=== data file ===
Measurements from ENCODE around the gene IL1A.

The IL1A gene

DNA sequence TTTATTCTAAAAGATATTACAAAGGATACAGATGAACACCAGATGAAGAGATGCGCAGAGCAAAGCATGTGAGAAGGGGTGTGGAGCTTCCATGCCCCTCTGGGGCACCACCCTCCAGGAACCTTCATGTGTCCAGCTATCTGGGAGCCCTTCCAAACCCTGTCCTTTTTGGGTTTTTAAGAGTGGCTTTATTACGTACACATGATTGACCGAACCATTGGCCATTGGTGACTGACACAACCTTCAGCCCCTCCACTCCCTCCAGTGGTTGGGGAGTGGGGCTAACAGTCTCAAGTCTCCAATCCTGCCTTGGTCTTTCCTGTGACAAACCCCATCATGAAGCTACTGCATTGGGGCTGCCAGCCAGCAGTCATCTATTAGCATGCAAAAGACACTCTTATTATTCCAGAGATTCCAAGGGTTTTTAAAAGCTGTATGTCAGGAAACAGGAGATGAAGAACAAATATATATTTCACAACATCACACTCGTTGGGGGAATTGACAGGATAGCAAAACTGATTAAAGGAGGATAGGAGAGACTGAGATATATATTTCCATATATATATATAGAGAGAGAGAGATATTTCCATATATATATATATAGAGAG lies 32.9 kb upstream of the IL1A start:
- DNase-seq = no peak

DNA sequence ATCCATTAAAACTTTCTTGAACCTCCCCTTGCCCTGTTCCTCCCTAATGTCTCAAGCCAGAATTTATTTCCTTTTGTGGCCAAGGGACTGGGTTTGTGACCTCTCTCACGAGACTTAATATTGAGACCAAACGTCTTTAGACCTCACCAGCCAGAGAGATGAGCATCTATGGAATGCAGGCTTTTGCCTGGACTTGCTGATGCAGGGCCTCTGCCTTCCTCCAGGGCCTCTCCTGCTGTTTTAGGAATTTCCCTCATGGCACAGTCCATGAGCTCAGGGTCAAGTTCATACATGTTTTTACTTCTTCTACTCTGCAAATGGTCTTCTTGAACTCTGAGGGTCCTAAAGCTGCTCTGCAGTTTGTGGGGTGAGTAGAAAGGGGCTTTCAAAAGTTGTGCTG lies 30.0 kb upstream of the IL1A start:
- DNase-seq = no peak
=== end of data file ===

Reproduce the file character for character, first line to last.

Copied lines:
Measurements from ENCODE around the gene IL1A.

The IL1A gene

DNA sequence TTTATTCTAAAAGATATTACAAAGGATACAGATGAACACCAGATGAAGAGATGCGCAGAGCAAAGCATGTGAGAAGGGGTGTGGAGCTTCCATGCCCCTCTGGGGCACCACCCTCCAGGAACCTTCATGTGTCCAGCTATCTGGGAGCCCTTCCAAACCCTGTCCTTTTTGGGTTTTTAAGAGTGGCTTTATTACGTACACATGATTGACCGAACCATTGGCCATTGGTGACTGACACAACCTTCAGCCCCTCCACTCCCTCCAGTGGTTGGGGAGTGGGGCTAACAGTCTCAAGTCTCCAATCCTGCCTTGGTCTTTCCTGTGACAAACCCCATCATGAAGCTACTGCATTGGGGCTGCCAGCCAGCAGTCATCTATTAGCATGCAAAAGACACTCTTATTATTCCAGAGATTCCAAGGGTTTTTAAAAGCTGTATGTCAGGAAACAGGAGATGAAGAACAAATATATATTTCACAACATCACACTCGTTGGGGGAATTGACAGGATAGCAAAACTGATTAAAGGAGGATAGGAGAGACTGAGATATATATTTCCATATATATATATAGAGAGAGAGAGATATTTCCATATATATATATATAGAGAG lies 32.9 kb upstream of the IL1A start:
- DNase-seq = no peak

DNA sequence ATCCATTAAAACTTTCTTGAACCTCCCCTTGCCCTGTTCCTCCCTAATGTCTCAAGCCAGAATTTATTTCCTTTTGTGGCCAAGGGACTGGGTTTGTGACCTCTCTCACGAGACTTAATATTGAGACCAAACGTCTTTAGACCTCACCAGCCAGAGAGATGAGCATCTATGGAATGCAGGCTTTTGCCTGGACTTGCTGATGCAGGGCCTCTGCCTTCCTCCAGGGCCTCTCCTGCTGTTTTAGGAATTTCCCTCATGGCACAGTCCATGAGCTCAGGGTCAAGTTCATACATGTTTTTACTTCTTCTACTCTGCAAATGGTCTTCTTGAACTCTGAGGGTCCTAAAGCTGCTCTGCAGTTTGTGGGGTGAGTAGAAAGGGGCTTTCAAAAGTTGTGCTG lies 30.0 kb upstream of the IL1A start:
- DNase-seq = no peak